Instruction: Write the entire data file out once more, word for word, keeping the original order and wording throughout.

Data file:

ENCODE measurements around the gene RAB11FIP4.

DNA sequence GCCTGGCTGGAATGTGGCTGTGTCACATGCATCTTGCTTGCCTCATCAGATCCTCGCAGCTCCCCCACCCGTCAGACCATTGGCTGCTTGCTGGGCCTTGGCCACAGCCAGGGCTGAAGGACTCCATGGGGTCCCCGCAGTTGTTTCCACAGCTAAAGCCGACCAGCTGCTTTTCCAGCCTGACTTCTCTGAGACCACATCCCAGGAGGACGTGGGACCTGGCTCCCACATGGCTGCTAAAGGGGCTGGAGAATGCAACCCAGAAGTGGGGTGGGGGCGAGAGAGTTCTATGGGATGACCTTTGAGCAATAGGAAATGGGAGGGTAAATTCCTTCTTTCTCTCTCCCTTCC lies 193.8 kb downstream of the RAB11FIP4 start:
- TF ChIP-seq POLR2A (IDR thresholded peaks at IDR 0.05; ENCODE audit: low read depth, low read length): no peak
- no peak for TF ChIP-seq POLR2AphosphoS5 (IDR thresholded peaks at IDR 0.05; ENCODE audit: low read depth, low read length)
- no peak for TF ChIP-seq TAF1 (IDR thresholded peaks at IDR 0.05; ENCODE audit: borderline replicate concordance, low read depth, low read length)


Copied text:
ENCODE measurements around the gene RAB11FIP4.

DNA sequence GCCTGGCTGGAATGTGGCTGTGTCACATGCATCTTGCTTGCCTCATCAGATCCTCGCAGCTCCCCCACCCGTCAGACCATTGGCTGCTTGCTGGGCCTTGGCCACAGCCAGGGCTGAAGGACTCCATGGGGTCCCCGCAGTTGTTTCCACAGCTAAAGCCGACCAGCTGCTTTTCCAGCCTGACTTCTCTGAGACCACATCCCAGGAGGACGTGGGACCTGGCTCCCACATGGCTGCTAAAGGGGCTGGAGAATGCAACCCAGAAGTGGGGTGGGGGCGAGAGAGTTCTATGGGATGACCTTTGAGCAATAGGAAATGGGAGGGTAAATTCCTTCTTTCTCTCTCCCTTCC lies 193.8 kb downstream of the RAB11FIP4 start:
- TF ChIP-seq POLR2A (IDR thresholded peaks at IDR 0.05; ENCODE audit: low read depth, low read length): no peak
- no peak for TF ChIP-seq POLR2AphosphoS5 (IDR thresholded peaks at IDR 0.05; ENCODE audit: low read depth, low read length)
- no peak for TF ChIP-seq TAF1 (IDR thresholded peaks at IDR 0.05; ENCODE audit: borderline replicate concordance, low read depth, low read length)